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I had to share this link: http://www.huffingtonpost.com/sandra-steingraber/marcellus-shale_b_1428030.html, which leads to an essay and poem by biologist/poet, Dr. Sandra Steingraber.  She is one of the heroes in the fight to keep unconventional fossil fuel extraction, aka fracking, out of New York State and to rein in this and all toxic industrial activity everywhere. The poem is mind-blowing for me, partly because of its depth of composition and partly because I have spent a lot of time in the fight, too, although in the role of citizen advocate/commenter, not expert/lecturer/author.

This seems a good opportunity to share a poem I wrote, right after the announcement that the New York State Department of Environmental Conservation was putting out final drilling regulations for comment, despite the supplemental generic environmental impact statement not being complete. The good news is that we mobilized to submit over 100,000 public comments and the DEC let the proposed regulations lapse. The SGEIS is still incomplete, pending a health review from the state health commissioner, and we still do not have high volume fracking in New York State.

Novermber 30, 2012 – After DEC Regs

Watching the silent snow,
The voices recede.
The hills are shrouded,
The innocent land
Unaware of the impending attack.
The crows circle,
Seeking carrion.
The cold creeps into our bones.
The land shivers,
Resting now from the furrowing of the plow
Under its snow blanket,
Dreaming of spring.
Will the thaw bring warmth and greening
Or drilling and destruction?

apologies

Apologies to the people of Canada, especially Prime Minister Justin Trudeau.  I am very sorry about the way President Trump and some members of his administration have treated you and spoken disrespectfully about you.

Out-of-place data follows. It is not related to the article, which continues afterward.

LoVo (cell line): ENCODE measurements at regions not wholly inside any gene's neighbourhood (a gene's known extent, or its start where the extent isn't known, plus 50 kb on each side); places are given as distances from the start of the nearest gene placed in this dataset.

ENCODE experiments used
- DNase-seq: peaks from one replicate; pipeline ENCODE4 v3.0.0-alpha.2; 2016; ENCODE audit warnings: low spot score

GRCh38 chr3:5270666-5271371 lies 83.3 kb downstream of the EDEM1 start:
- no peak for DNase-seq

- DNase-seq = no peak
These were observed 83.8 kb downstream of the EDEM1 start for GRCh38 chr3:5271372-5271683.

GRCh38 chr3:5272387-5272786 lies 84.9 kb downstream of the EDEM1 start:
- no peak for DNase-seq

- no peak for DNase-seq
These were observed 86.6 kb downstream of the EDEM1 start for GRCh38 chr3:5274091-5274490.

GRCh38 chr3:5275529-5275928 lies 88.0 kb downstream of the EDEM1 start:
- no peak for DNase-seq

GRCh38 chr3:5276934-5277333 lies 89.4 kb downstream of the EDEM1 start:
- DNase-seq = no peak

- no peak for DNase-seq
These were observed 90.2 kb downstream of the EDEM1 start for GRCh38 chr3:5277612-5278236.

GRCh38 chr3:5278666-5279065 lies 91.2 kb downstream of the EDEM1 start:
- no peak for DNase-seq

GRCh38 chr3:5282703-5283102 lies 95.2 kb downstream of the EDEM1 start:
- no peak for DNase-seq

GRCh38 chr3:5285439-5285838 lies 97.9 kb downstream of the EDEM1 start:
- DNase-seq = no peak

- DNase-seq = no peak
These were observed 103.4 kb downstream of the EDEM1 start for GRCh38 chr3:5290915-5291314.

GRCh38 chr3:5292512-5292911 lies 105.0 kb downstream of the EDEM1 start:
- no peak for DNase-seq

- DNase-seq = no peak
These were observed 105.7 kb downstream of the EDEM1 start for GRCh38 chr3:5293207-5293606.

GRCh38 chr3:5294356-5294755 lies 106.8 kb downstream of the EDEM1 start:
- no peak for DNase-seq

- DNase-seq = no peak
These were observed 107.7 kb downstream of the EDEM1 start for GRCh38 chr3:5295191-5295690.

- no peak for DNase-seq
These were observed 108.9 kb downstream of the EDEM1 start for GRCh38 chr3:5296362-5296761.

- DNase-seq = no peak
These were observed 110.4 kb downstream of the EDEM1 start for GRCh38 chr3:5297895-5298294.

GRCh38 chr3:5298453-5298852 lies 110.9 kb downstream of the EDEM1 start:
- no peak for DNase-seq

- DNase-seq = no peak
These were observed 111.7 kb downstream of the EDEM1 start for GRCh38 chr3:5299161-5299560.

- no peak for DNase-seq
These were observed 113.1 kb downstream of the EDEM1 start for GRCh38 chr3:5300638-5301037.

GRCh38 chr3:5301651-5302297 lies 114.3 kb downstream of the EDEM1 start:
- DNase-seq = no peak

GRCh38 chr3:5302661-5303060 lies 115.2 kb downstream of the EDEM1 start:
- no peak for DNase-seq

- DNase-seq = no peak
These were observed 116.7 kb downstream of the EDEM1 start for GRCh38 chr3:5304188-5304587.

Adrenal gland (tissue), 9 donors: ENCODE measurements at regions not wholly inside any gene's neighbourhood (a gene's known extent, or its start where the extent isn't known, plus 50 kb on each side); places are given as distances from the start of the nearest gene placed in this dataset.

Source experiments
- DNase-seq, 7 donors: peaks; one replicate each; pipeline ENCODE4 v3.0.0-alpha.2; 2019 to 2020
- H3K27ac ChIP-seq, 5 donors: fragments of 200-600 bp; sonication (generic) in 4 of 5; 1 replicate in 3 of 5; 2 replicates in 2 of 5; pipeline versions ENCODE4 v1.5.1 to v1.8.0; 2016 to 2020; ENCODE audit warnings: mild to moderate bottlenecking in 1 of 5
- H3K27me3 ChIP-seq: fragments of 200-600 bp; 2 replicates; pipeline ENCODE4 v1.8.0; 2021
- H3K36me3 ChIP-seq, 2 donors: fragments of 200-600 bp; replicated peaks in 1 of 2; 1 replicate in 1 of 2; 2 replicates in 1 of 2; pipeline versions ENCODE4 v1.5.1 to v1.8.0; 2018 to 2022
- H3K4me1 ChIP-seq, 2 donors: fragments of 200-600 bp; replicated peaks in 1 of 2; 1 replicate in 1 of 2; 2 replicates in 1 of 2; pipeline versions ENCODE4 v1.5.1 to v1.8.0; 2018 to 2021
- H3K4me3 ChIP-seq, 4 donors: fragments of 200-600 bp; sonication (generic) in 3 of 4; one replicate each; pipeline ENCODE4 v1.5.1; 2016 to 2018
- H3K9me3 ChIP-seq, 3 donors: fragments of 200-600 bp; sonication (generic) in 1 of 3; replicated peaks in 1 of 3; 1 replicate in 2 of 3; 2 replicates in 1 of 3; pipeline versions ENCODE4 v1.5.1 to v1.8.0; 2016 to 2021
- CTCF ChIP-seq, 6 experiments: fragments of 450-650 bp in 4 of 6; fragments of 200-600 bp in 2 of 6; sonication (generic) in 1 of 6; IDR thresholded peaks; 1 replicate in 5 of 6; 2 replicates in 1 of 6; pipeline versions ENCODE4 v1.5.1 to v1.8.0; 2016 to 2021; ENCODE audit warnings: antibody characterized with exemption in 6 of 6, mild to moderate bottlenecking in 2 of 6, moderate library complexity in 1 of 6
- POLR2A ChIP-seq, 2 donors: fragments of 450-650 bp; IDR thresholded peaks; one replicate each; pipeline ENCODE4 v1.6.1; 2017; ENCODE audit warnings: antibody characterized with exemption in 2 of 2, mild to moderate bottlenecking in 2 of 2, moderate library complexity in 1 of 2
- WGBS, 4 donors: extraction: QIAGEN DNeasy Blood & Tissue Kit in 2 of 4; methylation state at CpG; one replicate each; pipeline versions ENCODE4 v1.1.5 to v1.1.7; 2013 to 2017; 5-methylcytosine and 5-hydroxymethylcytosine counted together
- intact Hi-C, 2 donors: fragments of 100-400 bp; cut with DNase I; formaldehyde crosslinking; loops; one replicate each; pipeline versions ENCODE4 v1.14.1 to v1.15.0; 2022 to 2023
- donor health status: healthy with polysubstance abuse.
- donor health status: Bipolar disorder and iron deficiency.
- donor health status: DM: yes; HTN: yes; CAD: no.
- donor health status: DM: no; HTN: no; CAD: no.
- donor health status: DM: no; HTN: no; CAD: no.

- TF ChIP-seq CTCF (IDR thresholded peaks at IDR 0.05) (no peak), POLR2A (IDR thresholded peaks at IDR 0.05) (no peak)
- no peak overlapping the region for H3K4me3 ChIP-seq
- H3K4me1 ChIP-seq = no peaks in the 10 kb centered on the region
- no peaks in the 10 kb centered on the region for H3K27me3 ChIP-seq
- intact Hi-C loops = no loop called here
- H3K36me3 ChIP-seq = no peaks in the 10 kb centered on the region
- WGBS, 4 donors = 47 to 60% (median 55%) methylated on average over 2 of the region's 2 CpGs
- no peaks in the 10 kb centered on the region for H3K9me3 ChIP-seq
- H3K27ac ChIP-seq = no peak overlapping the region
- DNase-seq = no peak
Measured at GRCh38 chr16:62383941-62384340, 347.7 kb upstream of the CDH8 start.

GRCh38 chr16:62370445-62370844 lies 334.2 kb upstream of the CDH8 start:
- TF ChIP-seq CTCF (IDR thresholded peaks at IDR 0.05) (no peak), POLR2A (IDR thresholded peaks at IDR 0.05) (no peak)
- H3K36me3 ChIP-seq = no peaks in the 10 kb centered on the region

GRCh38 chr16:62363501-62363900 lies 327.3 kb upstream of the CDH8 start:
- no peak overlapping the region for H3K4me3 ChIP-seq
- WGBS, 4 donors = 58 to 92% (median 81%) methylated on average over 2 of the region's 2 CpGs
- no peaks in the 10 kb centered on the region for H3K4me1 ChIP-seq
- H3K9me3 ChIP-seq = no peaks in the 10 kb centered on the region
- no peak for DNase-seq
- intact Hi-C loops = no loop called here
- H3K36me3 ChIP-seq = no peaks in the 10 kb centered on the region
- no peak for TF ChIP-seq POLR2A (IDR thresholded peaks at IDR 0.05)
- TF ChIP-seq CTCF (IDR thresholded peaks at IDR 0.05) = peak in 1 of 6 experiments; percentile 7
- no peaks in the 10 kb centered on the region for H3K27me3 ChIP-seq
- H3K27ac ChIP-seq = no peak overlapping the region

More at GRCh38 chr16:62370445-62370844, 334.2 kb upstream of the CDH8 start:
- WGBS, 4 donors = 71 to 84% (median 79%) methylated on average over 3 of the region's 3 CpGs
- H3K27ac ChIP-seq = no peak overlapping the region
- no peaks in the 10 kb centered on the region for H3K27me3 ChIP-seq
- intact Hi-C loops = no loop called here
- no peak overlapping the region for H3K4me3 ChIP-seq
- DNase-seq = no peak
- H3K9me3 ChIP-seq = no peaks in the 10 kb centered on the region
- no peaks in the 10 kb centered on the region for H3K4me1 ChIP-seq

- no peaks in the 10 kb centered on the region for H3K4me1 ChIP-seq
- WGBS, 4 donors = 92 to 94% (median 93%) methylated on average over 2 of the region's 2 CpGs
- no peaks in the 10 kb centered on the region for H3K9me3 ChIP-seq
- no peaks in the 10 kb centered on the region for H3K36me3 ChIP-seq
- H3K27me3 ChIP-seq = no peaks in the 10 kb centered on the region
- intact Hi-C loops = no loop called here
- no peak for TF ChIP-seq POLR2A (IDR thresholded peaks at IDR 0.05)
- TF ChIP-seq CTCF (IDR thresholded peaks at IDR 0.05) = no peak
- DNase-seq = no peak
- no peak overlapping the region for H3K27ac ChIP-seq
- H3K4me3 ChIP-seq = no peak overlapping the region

I have always lived in the Northeast United States and think of Canada as a close neighbor who shares our values. I have Canadian friends. My spouse B has a French-Canadian surname and relatives in Canada.

It makes no sense for the Trump administration to violate current, ratified trade treaties with additional tariffs and I am disappointed that Congress has not stepped in to stop it. Many Americans have been speaking out and preparing for the Congressional election in hopes of electing representatives who will uphold our values and laws on both the national and international level.

While I am apologizing, I would also like to express regret about how the President is treating our allies in the G7, the European Union, and NATO. I also am appalled with how DT insults developing countries in both hemispheres. And how his announced withdrawal from the Paris climate agreement in November, 2020 has negatively impacted the world community. Many cities, states, companies, and individuals are continuing to work to keep our climate commitments despite the current administration.

I know I am just one voice and alone have little impact, but there are many others speaking out and together we will eventually reassert our best American values.

Disturbing fracking news

I am a veteran of the fight against shale gas development in New York State, and, more broadly, against unconventional fossil fuel development and for a rapid increase in renewable energy in order to cut greenhouse gas emissions and keep global warming as low as possible.

I am fortunate to live in the Binghamton area, not that far from Ithaca, where several prominent scientists and professors work. They often came to speak at events in Binghamton and I sometimes would travel to Ithaca for lectures. I learned a lot from them and would use their research in commenting on news articles and in writing blog posts.

One of my favorite speakers is Dr. Anthony Ingraffea, Dwight C. Baum Professor of Engineering Emeritus at Cornell University. His specialty is rock fracture mechanics and he had done hydraulic fracturing research for many years, putting him in a unique position to anticipate the dangers of combining high-volume slick-water hydrofracking with long laterals in shale. He teamed with Dr. Robert Howarth, an environmental scientist at Cornell, in the first major paper raising an alarm about methane leakage from shale oil/gas development; the paper was controversial, but prescient, with subsequent research affirming levels of methane leakage much higher than industry and government projections.

This newly released twelve minute video with Dr. Ingraffea shows the climate consequences of the decision to develop shale gas. This blog post by Sharon Kelly gives some further background and also has a link to the video, in case the embedded one below isn’t working.